It’s mid-July and I’m finally settling into the rhythm of summer (which actually came in June this year, a fluke by Seattle weather standards).
I’m a regular at the Sunday farmers market. (In next week’s video post, I’ll take you to the market with me and share my tips for navigating all of the summer goodies!)
My workouts have shifted from indoor to outdoor (except for Flywheel).
And I’ve turned off the TV in favor of a little summer reading. (Really, what’s the point of TV without new episodes of Mad Men or Modern Family?)
Have you slowed down for summer yet?
Here are some of my healthy summer reading picks to get you started – from cooking to happiness to “required” nutrition reading to pure summer fun. I’ve also included a few of my favorite healthy websites and blogs, for those who prefer screens to paper.
Kick back with a glass of rosé and enjoy! :)
Paper Some of these I’m reading for the first time; some I’m rediscovering. But they all feed my quest for living a happier, healthier life any way I can.
For Fun: Where’d You Go, Bernadette. This laugh-out-loud novel by Maria Semple – about lovable and crazy intelligent Bernadette and her attempts to deal with the eccentricities of living in Seattle while preparing for a family trip to Antarctica – is seriously the funniest thing I’ve read in a while. And when I say “laugh out loud,” I’m not kidding…I had at least one person at a coffee shop ask me what I was reading when I couldn’t contain my giggling. I finished this book in a matter of hours, and savored every word.
For Insight: The Happiness Project. I added this book to my list several years ago, when I first came across Gretchen Rubin’s Happiness Project blog; but it took seeing her speak at a recent event for me to finally pick up a copy. A chronicle of this NYC-based writer’s year-long attempt to be happier, The Happiness Project is filled with fascinating research about what really makes us happy; practical ideas for implementing new habits that have been proven to increase happiness; and thoughtful, often humorous, stories about Gretchen’s personal life and how her “Happiness Project” made it more fulfilling. Required reading for anyone who understands that how we feel is determined by how we act, not the other way around.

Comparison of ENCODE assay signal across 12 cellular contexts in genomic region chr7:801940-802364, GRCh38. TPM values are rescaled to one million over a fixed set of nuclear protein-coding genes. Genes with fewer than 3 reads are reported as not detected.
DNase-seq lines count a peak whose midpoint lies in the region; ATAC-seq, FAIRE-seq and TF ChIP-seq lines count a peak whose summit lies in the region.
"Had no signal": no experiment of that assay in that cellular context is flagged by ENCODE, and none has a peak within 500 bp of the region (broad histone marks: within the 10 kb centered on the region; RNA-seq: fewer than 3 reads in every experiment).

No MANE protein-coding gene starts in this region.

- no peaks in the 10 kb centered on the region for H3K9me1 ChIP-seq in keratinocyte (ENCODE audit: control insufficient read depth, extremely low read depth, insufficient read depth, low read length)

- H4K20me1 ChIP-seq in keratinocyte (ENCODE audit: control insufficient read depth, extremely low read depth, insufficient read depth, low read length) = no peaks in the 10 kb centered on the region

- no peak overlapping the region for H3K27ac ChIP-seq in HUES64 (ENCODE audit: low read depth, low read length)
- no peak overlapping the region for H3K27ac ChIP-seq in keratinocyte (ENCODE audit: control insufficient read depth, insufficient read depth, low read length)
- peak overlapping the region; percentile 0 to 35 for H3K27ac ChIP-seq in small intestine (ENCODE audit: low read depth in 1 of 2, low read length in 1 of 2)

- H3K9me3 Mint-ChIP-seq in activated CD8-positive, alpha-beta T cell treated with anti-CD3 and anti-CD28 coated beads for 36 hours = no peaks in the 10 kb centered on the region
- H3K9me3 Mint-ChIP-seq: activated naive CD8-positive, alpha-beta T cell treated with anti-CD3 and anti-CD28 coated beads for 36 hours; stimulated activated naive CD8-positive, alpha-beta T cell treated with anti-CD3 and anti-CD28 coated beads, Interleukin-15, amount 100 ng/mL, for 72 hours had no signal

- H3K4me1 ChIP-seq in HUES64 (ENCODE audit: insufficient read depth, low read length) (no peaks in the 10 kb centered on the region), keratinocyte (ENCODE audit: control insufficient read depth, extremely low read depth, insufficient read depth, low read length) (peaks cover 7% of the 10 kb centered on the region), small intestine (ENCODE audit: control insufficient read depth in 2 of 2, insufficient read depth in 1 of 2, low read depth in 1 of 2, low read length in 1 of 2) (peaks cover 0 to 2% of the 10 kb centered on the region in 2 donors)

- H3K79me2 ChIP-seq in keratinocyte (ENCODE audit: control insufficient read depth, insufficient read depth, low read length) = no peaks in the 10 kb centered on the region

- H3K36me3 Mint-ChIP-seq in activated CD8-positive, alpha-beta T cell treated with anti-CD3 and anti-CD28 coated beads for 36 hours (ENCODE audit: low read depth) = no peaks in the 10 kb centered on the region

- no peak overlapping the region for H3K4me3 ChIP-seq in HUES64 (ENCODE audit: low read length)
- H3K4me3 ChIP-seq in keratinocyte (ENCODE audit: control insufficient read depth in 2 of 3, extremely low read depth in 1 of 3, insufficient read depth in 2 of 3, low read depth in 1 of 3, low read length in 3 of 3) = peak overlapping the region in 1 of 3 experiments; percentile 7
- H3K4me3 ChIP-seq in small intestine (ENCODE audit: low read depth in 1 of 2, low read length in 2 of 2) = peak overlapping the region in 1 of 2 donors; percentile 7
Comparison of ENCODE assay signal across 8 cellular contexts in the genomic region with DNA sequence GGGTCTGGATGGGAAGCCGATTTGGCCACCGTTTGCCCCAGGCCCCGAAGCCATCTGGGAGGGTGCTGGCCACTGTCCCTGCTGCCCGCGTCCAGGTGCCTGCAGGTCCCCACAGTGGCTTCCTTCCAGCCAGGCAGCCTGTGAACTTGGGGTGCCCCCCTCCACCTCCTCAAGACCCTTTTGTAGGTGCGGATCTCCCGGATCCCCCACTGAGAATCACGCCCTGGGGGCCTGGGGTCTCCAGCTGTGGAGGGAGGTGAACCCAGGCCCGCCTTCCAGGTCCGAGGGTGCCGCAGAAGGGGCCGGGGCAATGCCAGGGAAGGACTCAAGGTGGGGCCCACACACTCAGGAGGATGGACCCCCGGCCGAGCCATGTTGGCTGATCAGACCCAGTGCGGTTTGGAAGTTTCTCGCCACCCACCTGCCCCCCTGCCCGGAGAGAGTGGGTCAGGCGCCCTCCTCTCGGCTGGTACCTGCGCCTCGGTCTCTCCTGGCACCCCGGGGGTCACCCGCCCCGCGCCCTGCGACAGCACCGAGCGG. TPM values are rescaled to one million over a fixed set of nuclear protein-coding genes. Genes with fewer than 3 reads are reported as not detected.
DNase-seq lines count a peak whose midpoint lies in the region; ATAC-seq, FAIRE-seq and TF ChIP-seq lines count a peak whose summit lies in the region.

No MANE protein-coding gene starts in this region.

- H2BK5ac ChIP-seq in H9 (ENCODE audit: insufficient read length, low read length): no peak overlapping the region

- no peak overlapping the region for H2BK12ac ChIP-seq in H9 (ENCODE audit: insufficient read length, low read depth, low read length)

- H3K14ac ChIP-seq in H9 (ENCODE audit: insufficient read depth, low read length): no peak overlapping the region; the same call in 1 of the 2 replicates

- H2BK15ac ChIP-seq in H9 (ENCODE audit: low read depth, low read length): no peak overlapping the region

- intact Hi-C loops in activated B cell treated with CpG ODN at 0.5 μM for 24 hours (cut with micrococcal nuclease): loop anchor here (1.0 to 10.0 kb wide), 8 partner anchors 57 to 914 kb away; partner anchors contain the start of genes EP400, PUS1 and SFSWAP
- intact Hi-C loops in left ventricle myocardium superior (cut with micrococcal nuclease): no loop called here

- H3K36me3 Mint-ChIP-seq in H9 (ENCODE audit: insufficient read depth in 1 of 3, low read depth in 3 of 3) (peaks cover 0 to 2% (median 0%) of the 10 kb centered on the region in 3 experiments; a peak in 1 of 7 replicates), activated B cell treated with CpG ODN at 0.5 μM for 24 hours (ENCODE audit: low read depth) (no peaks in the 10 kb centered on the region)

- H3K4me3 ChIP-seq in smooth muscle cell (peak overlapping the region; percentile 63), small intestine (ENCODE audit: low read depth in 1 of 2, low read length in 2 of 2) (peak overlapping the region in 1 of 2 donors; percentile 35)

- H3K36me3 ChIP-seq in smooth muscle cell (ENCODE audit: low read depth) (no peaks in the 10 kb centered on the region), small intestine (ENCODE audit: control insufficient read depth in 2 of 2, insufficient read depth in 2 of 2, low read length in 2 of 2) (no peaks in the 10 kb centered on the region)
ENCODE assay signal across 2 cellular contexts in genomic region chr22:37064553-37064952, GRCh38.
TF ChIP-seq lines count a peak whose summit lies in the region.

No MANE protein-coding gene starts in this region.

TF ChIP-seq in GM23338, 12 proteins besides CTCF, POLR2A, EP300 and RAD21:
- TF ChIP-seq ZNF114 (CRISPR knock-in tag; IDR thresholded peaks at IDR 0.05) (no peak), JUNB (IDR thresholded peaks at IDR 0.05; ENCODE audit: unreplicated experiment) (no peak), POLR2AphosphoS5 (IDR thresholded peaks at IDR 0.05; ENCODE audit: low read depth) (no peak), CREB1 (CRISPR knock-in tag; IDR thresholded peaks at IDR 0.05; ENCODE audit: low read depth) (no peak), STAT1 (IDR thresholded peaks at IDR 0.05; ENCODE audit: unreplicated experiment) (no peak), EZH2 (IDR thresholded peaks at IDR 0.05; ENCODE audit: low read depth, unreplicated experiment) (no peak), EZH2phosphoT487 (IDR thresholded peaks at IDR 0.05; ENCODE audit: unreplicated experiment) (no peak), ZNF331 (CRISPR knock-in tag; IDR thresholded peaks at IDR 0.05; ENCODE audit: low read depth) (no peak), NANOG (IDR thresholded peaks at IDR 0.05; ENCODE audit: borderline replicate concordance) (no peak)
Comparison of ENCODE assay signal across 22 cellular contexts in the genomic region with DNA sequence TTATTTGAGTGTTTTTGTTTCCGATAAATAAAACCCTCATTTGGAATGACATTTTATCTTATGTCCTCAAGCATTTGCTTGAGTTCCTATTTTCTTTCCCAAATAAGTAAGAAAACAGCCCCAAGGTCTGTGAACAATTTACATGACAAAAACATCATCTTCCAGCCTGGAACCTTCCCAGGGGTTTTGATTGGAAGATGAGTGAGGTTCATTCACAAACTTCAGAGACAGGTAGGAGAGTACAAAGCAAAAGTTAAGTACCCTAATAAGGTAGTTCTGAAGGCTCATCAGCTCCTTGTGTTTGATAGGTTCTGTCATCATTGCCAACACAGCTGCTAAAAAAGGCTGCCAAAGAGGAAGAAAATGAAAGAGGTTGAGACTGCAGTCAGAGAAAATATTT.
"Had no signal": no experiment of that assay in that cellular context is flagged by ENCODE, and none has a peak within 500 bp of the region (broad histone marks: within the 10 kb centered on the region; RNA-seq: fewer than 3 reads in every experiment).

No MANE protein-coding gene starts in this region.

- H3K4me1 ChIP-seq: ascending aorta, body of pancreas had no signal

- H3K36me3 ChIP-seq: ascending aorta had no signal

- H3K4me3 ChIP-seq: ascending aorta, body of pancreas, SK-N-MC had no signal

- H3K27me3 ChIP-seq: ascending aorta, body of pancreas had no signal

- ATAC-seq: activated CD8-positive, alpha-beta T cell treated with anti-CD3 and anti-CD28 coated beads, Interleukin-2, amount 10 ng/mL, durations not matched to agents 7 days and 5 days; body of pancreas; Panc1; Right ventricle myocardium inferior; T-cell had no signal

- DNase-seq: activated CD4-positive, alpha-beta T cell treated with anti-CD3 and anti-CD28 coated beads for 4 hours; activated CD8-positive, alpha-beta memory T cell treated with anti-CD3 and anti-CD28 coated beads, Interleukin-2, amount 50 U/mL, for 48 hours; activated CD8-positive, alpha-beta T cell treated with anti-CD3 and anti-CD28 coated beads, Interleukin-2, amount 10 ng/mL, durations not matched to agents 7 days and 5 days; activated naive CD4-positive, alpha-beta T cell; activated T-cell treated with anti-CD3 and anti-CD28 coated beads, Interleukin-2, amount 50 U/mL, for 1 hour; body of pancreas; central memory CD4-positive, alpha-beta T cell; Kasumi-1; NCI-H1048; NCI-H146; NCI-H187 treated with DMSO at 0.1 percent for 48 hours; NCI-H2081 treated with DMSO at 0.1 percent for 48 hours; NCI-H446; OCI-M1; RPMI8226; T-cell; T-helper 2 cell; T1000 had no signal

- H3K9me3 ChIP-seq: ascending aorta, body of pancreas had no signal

Clean Eating: It’s All Good. Go ahead. Mock me all you want for buying a cookbook by Gwyneth Paltrow. Then, go pick up a copy and try Carrots with Black Sesame + Ginger (p. 161) or Cleo’s Afternoon Shake (p. 220) or Turkey Meatballs (p. 105) or Basic Brownies (p. 252). If you’re interested in cleaning up your diet without losing texture and flavor, this is the cookbook for you. While I haven’t tried every recipe yet, I love the overall philosophy and the pantry guide. Cooking from this book is my summer food project, so check back in with me in September to see what else I tried. :)
Required Reading: Food Rules. A classic in modern nutrition at this point, Michael Pollan’s “eater’s manual” is required reading for my private coaching clients. Every once in a while, I pull out my copy for a refresher and am reminded of the elegance, simplicity, and timelessness of Mr. Pollan’s advice. If you live by even half of his guidelines, you’ll feel better.
Inspiration: Sunset Magazine. Kind of a random addition to this list given that it’s a magazine, but I love every issue. Sunset is billed as a magazine for “western living,” so it covers only people, places, and things found on the West Coast of the U.S.; but it’s worth picking up (or checking out their website) for anyone interested in seasonal recipes and ideas for West Coast travel adventures.
Screen These sites are the ones I visit most frequently when I want interesting and/or unique articles about food, health, and the science of healthy living.
RodaleNews.com. The main online news hub for health, fitness, and wellness publisher Rodale (Women’s Health, Prevention, Runner’s World).
Greatist.com. NYC-based website focused on how to improve your life through health, fitness, and happiness. Fun infographics, recipes, fitness tips, and other useful info.
Summer is vacation and travel season for a lot of us.
(A little personal travel note: I just got back from a long weekend in Portland, Oregon, where I experienced one of the coolest events ever: World Domination Summit. If you’re an entrepreneur, artist, filmmaker, writer, creative world changer, or just someone who finds inspiration in amazing people doing amazing things, you should absolutely meet me there next year.)